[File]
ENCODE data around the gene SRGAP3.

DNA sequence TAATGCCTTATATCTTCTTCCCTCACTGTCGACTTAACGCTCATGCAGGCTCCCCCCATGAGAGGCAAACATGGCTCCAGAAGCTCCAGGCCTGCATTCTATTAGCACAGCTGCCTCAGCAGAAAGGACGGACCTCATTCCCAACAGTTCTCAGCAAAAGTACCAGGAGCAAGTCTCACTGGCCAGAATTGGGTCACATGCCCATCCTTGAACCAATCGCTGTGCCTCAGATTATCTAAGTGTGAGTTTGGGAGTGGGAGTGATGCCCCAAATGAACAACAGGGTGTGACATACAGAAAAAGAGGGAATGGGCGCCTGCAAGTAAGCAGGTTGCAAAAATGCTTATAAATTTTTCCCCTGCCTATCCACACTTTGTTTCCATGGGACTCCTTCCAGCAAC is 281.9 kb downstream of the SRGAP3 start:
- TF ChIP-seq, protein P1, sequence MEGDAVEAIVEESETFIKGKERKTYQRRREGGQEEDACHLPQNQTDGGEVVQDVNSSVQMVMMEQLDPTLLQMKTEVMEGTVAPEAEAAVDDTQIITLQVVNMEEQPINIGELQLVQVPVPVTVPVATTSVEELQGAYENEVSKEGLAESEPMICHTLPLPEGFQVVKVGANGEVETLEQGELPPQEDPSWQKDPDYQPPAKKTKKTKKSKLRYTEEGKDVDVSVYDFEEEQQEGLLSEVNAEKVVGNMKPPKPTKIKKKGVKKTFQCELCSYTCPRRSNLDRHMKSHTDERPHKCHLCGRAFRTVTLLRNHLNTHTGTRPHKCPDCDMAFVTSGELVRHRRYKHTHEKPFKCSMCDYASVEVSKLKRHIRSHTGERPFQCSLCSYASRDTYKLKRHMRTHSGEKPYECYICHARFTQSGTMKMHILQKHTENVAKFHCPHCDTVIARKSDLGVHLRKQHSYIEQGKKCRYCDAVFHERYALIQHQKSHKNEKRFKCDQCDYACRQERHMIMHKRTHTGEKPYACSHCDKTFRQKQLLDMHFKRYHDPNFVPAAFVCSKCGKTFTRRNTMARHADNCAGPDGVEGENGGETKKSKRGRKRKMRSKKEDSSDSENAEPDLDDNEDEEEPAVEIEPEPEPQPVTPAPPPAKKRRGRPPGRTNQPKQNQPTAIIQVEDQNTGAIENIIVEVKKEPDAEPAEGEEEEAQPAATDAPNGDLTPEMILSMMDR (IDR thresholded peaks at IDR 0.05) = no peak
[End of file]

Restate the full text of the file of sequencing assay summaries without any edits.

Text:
ENCODE data around the gene SRGAP3.

DNA sequence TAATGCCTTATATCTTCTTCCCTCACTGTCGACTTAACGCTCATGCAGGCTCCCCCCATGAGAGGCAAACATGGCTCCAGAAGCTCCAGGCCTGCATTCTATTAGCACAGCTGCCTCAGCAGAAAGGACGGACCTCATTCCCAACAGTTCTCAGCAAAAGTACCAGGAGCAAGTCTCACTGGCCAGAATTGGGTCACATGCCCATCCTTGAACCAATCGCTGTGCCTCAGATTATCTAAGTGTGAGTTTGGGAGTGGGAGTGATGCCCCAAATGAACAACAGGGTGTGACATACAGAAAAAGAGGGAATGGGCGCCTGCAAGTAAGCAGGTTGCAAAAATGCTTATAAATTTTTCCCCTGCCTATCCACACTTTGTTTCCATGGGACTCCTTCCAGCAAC is 281.9 kb downstream of the SRGAP3 start:
- TF ChIP-seq, protein P1, sequence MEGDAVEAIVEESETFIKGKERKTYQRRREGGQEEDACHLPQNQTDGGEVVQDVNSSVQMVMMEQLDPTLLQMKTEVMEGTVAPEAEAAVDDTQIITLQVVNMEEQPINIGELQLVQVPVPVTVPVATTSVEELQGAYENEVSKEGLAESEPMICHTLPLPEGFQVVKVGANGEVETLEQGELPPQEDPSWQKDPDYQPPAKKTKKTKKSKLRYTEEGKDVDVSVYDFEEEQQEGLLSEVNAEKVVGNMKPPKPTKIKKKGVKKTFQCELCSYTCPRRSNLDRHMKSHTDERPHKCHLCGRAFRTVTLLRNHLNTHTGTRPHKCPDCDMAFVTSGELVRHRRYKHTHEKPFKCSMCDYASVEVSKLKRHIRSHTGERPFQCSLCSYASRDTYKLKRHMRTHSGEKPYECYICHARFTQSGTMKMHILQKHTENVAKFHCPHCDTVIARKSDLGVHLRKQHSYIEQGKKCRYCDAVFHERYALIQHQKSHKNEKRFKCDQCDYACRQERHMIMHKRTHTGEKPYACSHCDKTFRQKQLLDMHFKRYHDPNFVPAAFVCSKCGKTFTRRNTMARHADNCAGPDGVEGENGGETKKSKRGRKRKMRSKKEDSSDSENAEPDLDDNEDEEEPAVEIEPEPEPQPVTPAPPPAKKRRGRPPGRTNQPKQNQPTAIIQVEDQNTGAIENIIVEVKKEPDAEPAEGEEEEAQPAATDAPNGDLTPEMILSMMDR (IDR thresholded peaks at IDR 0.05) = no peak